The former Governor of Kenya’s Nairobi county, Mike Sonko, has been banned from setting foot in the United States of America.
Others barred from entering the US are Sonko’s wife Primrose Mbuvi, daughters Saumu Mbuvi and Salma Mbuvi. A child in the Sonko’s family was also added to the list.
Signing the Immigration documents halting the five from getting visas to the US, the US Secretary of State Antony Blinken cited alleged corruption during Sonko’s reign as the Governor of Nairobi County.
According to the US, it had obtained “credible information” that the ex-Nairobi County boss had a hand in graft, including bribery, irregular awarding of tenders, and undermining the rule of law.
However, the State Department in Washington did not reveal the amounts of money that Sonko allegedly obtained through graft.
“Corruption erodes public trust in government,” said the US in a statement released on Tuesday afternoon.
“The U.S. Department of State is designating former Nairobi Governor Mike Sonko Gidion Mbuvi Kioko due to his involvement in significant corruption. While in office, Governor Sonko solicited bribes and kickbacks in exchange for awarding government contracts to his associates,” the State Department said via its official website.
“His actions undermined the rule of law and the public’s faith in Kenya’s democratic institutions and public processes.
“The Department of State is also announcing the designation of the following members of Sonko’s immediate family: his wife Primrose Mwelu Nyamu Mbuvi; their daughters Saumu Agnes Mbuvi and Salma Wanjiru Mbuvi; and Sonko’s minor child.”
“These designations reaffirm the commitment of the United States to combatting corruption and supporting the rule of law while strengthening democratic institutions in Kenya. We will continue to use all available tools to promote accountability for corrupt actors in this region and globally.”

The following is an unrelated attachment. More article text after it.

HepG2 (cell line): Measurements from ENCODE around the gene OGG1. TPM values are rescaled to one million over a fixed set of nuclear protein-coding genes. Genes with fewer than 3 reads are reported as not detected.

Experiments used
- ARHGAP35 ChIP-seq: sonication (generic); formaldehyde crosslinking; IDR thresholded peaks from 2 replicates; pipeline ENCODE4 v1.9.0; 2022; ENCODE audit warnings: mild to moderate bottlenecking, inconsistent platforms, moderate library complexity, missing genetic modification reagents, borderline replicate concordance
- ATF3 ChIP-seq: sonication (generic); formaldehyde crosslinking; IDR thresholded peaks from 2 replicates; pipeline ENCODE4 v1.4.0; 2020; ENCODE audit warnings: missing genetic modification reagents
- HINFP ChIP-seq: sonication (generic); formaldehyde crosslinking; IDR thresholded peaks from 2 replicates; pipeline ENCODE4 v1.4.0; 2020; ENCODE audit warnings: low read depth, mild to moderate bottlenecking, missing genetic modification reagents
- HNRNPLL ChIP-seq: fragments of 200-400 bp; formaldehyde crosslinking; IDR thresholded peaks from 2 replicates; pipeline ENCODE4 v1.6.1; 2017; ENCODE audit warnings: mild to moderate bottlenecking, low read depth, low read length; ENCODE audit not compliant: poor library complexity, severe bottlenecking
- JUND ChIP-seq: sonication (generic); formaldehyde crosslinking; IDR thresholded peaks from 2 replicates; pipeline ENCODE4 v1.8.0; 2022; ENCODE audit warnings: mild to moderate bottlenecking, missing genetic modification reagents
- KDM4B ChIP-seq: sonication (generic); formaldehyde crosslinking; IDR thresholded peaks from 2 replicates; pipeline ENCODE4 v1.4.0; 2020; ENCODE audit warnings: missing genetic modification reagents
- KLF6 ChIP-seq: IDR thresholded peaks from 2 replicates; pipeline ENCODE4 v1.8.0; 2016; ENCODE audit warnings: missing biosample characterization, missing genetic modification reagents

On whether the US had shared the same information with Kenya’s intelligence and relevant authorities, the State Department said: “We don’t discuss matters about our diplomatic relations publicly.”
The State agency revealed that it relied on “thorough investigations” to arrive at the decision to bar Sonko and his immediate family from the US.
Urged to disclose whether other Kenyan leaders tied to graft are also under US investigations, the State Department said: “Yes, but we won’t reveal much details.”
The Counsellor for Diplomacy at the US Embassy in Nairobi, Eric Watnik, said he “doesn’t know” whether Mike Sonko has any assets or business interests in the US.
On whether the former governor can appeal against the decision, Watnik said: “He’ll have to contact lawyers in the US to explore the legal avenues for his appeal. There must be a provision that allows one to challenge such a decision.”
The ex-governor has never been convicted of a corruption-related offence in Kenya. December 2020, the Senate impeached him on several grounds, including abuse of office.
Sonko has vowed to file an appeal at the Supreme Court against the High Court and Court of Appeal decisions that found his impeachment as justifiable.